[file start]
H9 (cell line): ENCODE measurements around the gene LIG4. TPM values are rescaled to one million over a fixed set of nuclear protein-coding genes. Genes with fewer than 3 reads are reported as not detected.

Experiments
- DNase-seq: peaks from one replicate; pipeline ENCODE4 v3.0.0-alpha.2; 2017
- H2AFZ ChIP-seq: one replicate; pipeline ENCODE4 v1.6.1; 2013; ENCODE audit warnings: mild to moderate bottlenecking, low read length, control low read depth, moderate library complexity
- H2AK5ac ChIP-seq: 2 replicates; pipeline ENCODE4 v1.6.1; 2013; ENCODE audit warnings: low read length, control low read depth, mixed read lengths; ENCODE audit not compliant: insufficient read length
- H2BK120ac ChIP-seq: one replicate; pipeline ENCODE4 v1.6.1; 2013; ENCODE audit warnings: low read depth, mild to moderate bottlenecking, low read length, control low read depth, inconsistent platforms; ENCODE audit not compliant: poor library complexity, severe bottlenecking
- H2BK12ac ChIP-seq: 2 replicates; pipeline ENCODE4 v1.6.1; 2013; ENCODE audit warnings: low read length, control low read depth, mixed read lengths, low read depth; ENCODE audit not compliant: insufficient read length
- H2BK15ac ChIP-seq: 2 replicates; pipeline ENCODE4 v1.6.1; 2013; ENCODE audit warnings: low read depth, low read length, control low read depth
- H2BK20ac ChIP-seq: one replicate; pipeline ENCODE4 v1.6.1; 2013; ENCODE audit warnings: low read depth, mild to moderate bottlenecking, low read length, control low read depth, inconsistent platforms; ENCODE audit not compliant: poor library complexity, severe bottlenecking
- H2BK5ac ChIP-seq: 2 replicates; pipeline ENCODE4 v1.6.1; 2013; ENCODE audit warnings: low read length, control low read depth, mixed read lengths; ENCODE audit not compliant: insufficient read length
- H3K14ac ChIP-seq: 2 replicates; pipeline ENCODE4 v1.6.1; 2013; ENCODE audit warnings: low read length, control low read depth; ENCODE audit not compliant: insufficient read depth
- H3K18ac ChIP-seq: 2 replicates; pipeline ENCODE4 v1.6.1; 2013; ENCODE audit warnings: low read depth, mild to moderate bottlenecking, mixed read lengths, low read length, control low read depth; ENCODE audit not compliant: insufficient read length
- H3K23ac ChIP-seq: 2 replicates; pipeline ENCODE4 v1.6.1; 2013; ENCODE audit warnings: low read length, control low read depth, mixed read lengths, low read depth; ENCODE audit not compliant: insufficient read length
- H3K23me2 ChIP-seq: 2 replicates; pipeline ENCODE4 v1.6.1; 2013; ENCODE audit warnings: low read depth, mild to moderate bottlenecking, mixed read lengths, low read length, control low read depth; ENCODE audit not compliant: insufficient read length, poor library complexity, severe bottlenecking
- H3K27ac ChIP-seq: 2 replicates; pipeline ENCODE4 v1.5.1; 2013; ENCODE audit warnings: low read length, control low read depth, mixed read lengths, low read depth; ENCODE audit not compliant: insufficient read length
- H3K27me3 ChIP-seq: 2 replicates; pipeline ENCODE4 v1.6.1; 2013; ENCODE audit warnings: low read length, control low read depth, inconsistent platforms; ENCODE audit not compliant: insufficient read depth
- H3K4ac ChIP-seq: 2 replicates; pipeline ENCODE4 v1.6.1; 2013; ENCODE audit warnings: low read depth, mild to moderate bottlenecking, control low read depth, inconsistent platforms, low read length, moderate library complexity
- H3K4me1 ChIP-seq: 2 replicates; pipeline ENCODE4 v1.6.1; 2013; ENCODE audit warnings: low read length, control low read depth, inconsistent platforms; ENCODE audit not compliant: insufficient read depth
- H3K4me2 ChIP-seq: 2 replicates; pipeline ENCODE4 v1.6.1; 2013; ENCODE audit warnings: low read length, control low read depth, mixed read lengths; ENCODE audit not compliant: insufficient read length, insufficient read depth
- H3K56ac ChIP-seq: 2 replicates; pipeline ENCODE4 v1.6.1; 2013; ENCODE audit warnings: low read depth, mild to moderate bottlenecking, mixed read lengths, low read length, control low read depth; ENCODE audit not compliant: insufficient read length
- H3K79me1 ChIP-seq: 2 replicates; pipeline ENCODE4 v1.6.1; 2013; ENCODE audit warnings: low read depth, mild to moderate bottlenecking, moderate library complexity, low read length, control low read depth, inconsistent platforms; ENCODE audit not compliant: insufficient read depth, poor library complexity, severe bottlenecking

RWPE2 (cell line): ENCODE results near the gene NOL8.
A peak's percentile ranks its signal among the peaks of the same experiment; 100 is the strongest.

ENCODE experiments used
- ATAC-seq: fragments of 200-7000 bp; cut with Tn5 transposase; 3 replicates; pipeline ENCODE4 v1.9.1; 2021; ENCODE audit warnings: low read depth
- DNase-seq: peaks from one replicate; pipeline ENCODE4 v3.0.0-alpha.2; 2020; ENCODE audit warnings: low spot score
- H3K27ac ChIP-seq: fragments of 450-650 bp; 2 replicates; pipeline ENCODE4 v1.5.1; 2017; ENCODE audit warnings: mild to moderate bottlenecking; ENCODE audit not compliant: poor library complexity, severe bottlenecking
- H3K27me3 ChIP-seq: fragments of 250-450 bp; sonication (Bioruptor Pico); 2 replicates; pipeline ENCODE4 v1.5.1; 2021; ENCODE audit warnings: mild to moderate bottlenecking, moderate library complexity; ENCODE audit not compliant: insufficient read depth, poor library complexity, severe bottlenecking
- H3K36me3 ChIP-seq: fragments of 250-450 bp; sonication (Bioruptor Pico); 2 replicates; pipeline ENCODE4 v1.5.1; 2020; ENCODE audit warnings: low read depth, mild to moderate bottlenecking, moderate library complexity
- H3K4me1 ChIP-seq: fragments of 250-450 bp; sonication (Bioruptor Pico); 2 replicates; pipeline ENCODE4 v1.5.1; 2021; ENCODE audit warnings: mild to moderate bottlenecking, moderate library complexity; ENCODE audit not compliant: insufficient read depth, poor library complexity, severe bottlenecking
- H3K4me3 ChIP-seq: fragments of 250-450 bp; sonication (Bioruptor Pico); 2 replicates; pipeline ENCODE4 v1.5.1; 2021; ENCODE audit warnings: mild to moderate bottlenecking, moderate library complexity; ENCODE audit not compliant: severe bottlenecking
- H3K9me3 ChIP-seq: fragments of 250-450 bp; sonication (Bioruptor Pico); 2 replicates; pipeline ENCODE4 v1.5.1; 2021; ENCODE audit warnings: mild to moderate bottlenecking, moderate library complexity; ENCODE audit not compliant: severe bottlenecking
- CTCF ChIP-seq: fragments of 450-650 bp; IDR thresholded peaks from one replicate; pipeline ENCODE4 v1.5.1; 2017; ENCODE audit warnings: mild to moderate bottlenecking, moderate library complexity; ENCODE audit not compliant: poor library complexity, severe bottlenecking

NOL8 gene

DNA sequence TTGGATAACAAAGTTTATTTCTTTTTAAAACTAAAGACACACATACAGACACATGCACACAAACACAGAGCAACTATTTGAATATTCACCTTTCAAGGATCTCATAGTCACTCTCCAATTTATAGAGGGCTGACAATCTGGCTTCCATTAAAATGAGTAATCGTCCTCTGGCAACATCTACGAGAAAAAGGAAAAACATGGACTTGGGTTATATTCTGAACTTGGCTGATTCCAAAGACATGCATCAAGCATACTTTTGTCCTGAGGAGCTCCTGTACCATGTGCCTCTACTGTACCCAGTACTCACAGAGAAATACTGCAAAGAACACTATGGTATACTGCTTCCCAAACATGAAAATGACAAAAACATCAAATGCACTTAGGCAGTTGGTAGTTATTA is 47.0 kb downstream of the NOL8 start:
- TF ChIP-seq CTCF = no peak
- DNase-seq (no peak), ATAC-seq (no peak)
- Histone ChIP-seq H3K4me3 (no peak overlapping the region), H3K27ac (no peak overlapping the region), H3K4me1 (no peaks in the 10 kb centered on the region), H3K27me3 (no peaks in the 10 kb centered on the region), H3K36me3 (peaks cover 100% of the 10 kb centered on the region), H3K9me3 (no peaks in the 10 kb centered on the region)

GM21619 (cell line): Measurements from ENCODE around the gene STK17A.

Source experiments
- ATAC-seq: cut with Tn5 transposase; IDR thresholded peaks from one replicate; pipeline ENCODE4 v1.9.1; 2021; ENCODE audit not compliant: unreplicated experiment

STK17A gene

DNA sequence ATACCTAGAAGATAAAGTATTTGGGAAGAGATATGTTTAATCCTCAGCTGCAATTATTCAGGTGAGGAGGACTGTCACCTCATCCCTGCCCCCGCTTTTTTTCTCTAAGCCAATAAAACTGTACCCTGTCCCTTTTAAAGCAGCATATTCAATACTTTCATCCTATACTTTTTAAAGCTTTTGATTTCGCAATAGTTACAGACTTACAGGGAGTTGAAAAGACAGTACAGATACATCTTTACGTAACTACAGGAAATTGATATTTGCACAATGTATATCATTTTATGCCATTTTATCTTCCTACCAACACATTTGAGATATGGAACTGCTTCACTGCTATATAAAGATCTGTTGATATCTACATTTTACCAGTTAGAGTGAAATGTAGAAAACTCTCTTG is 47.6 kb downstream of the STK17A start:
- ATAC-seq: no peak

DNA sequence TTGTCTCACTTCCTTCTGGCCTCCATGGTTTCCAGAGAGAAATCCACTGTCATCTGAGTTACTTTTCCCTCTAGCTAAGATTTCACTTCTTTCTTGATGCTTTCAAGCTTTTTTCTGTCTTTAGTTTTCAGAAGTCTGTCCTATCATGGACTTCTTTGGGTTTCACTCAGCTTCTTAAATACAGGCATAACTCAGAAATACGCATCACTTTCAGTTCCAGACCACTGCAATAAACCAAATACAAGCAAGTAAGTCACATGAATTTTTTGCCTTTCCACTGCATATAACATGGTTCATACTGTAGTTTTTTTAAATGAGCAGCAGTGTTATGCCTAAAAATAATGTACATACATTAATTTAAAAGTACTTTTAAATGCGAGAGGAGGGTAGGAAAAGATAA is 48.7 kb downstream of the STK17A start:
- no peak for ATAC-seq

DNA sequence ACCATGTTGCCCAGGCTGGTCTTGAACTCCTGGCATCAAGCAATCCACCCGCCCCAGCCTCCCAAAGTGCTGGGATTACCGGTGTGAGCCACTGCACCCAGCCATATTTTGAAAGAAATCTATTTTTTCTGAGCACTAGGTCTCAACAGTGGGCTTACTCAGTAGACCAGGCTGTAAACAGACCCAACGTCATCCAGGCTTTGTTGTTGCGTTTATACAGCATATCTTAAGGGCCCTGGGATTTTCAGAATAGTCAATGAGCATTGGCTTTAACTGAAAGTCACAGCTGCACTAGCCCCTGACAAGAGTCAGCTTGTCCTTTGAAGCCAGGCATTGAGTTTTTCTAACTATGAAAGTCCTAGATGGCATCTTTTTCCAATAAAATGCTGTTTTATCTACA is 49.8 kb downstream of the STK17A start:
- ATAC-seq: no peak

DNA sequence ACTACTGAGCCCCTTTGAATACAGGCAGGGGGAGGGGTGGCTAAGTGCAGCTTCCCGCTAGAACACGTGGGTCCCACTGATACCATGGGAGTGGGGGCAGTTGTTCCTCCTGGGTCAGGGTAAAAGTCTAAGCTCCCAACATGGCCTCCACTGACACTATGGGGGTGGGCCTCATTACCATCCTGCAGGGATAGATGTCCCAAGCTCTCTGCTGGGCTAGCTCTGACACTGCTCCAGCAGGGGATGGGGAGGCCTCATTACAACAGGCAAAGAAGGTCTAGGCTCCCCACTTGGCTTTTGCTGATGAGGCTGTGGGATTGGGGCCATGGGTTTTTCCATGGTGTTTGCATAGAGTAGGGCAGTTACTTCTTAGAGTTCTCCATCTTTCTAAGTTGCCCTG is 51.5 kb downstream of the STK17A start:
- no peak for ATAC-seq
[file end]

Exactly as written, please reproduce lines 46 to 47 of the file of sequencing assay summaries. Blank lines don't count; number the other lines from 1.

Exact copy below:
- no peak for ATAC-seq

DNA sequence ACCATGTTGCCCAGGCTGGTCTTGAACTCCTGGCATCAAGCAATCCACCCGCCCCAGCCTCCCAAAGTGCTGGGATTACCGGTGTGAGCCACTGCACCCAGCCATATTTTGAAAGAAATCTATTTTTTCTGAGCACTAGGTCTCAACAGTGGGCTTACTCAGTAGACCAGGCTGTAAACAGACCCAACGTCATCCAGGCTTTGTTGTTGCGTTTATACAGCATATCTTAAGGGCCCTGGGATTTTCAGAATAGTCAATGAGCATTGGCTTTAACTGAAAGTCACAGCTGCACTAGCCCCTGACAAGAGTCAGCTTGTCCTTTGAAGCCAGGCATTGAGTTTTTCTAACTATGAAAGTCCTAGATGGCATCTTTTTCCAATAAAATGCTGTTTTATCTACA is 49.8 kb downstream of the STK17A start: